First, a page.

IN our wired community, we count on easy access to reliable information to make many important decisions in our lives. In the grocery store, we are able to make informed decisions about whether to buy groceries with natural or artificial flavorings, or fish that was farm-raised or wild-caught, because these products are labeled in these ways.
But we currently lack critical information about our groceries because we don’t know which products contain genetically engineered ingredients and which do not. Initiative 522, which voters will decide in the Nov. 5
election, would solve this problem by labeling foods processed with genetic engineering, enabling shoppers to make informed decisions for themselves and their families.
For more than 20 years we have all benefited from labels on food sold in grocery stores that furnish nutritional information, country of origin and a list of ingredients. These labels have provided useful information to shoppers without increasing grocery prices or harming farmers, food processors or grocery stores. I-522 will have the exact same results.
Washington state has a strong commitment to transparency and has been a leader in providing more information to shoppers. We were the first state to require labels to indicate whether our fish were farm-raised or wild-caught.
- 4 Mount Rainier High teens charged in alleged gang rape on field trip
- Examining if the Seahawks would be a good fit for Matt Forte
- Manhole cover crashes into SUV's windshield, killing driver
- Woman’s throat cut in South Lake Union assault; man arrested
- 'Downton Abbey' star Brendan Coyle banned from driving
Most Read Stories
But we still lack full transparency in our food system. Whether you are comfortable with buying groceries produced with genetic engineering or not, we all deserve to know the truth about the food we buy for our families. It’s not right to deny us this important information.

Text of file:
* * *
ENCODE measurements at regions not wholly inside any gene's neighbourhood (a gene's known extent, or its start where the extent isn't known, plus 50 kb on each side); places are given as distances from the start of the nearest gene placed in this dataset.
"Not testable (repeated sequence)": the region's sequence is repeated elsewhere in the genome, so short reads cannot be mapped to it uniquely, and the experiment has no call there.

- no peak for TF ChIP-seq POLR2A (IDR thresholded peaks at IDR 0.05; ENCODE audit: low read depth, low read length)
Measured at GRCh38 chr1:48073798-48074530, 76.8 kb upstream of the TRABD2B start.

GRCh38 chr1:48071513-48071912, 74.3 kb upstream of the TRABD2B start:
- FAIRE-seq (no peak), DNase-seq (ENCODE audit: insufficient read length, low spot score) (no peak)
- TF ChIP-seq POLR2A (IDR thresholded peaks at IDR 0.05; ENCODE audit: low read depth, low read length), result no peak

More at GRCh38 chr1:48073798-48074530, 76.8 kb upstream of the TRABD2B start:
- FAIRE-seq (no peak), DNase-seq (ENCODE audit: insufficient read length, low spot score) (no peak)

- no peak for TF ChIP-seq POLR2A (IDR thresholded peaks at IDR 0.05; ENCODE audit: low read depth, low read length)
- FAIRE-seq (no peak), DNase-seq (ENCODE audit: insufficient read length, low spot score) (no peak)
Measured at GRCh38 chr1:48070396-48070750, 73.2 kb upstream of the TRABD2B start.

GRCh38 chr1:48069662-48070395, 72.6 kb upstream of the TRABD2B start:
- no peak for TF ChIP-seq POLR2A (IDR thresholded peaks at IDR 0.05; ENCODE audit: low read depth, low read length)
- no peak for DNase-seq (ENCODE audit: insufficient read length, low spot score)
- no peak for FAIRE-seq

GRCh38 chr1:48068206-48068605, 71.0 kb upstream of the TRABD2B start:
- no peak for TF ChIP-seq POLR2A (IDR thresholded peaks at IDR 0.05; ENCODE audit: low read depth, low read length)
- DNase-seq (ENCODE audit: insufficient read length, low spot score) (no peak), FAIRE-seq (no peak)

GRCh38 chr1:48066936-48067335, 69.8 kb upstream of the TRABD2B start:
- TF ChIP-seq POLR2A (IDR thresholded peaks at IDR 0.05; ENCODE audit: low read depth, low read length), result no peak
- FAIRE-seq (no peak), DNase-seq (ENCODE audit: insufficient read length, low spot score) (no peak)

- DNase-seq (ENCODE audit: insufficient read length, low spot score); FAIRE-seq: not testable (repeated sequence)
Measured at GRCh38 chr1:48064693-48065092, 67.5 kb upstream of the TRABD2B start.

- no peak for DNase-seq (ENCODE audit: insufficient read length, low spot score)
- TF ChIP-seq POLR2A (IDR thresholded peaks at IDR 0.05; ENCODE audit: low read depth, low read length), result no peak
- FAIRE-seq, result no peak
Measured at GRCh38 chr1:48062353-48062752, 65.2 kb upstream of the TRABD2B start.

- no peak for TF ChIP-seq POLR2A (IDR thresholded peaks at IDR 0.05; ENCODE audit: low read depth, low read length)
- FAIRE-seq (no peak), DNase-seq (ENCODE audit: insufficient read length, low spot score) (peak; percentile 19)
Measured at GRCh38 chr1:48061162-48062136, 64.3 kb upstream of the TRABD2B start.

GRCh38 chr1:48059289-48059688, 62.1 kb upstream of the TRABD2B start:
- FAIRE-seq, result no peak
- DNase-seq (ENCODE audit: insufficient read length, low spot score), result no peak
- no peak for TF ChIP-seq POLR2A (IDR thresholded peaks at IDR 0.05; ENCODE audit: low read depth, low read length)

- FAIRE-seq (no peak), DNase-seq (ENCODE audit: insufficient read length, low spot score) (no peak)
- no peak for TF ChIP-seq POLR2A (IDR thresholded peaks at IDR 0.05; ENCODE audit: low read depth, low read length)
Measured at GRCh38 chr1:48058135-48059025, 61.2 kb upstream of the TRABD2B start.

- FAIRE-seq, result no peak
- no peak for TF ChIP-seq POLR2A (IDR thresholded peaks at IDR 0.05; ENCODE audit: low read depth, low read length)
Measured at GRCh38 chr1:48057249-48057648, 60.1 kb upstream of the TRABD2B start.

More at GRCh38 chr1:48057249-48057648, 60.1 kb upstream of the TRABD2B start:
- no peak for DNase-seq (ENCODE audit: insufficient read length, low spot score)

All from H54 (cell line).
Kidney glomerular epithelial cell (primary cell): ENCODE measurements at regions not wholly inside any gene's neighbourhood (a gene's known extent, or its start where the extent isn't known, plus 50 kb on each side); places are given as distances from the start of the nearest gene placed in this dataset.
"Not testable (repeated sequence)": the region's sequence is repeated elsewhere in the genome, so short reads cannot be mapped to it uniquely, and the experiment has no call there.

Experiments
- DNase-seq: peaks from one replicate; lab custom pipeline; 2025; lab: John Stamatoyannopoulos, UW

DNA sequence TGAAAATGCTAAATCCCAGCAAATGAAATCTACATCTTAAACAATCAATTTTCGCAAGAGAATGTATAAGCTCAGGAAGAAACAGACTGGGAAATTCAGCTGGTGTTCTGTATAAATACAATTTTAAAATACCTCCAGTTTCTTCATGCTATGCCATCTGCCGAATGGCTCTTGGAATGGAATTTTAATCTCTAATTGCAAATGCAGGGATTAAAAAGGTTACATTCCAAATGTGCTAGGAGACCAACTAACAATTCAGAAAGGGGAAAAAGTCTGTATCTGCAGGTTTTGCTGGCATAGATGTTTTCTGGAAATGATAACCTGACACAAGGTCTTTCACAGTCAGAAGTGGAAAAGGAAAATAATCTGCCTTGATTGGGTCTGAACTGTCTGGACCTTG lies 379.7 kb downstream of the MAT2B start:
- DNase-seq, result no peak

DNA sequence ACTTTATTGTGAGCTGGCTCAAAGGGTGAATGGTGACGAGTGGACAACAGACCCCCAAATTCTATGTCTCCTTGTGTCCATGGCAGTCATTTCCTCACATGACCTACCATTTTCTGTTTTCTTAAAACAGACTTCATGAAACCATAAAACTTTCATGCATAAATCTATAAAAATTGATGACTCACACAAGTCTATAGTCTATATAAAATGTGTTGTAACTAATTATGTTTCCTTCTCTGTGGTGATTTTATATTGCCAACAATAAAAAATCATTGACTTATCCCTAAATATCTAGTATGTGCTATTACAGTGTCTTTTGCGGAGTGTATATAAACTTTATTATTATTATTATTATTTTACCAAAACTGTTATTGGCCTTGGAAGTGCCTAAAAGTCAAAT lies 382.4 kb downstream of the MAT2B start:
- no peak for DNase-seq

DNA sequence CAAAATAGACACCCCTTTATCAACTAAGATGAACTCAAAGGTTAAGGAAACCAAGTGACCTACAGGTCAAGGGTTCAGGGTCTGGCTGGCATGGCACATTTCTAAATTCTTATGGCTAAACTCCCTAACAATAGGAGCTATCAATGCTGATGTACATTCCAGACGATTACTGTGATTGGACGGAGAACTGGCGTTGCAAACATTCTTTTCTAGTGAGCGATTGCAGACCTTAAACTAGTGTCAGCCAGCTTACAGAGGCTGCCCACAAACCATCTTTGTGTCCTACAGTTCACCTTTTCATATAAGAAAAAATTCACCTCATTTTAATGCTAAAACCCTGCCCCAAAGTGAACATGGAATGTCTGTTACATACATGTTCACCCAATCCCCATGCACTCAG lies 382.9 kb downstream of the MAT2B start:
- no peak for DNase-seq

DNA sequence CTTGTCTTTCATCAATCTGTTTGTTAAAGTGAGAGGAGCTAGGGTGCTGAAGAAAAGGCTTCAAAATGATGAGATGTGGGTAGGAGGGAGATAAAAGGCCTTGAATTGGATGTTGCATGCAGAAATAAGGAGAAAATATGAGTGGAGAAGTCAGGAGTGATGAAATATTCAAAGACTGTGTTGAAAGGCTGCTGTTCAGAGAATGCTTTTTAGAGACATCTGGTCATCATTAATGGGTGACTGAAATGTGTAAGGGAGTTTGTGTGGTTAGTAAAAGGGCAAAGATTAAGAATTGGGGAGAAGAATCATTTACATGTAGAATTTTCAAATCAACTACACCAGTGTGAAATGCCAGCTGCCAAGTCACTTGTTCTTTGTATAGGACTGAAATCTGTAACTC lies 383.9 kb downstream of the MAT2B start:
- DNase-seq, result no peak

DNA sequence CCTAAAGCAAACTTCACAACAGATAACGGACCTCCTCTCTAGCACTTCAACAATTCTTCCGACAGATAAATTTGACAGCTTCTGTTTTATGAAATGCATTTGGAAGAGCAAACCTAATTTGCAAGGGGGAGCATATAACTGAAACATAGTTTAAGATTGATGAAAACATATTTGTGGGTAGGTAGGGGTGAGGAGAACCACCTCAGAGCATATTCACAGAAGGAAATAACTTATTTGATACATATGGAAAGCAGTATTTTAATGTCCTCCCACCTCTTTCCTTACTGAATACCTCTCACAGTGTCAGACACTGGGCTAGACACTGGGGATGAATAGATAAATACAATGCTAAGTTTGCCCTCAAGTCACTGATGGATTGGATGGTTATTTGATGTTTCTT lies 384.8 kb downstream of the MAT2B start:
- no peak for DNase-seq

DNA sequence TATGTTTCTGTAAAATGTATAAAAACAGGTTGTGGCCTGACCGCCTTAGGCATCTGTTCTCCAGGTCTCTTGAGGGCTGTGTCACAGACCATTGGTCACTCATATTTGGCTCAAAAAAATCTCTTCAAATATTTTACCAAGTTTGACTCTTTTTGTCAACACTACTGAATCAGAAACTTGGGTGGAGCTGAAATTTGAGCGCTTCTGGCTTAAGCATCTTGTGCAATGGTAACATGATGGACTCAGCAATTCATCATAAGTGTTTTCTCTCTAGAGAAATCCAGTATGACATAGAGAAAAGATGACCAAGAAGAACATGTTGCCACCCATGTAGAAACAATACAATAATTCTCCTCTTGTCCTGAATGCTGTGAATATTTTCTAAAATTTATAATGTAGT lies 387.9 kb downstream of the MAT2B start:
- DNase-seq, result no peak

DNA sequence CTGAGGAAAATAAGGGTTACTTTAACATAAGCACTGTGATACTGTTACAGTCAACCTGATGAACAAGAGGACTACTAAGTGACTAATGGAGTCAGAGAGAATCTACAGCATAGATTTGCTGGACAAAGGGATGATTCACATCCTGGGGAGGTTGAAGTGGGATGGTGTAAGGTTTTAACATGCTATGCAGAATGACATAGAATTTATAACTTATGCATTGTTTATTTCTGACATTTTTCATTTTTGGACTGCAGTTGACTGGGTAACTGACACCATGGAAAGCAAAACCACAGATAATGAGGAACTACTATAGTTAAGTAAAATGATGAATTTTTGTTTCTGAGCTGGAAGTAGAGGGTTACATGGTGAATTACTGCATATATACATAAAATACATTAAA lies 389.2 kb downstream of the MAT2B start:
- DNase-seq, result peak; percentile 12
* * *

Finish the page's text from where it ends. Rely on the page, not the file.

This fall, opponents of labeling — primarily funded by six out-of-state corporations that reap substantial profits from genetic engineering — will try to make I-522 appear costly. It isn’t.
Currently 64 countries label for genetically engineered ingredients, and there is no evidence that labeling increased their food costs. American food companies constantly change packaging without increasing prices. Don’t believe the opponents’ erroneous claims. I-522 will not cost you more at the grocery store.
Secondly, opponents of labeling are attempting to claim I-522 is confusing. It isn’t. I-522 follows the same food-labeling framework that has been in place for more than 20 years.
A frozen pizza bought in a grocery store today contains labels with nutritional information while a pizza from your local pizzeria does not. I-522 doesn’t change that. The truth is that the opponents of labeling want to keep you in the dark about grocery ingredients and are spending millions to oppose I-522 and other labeling efforts.
Lastly, opponents of labeling claim it will hurt farmers. As a grower and the founder of Full Circle, Andrew knows that I-522 would not hurt farmers. By labeling, we can make our crops more marketable to our trading partners, better serve all of our customers and protect our bottom line.
Farmers would grow the crops consumers demand, and labeling would allow growers to cater to their market while insuring that all markets remain open for business. I-522 provides the protection Washington farmers need both here and abroad, especially in the 64 other countries that already require labeling of genetically engineered foods and crops. I-522 is a win for every Washingtonian.
Don’t be fooled by the false claims from opponents of labeling. I-522 is not costly, confusing or arbitrary. It will not hurt farmers. I-522 is about providing shoppers the freedom to make their own decisions when buying their groceries. Concealing information from consumers is bad public policy and should be stopped.
Let’s give everyone in the state more information about the groceries we buy and feed our families. Vote yes on I-522.
Seattle resident Andrew Stout is the founder of Full Circle and has been an organic farmer for over 15 years. Luke Esser is a former chairman of the Washington State Republican Party and a former state senator.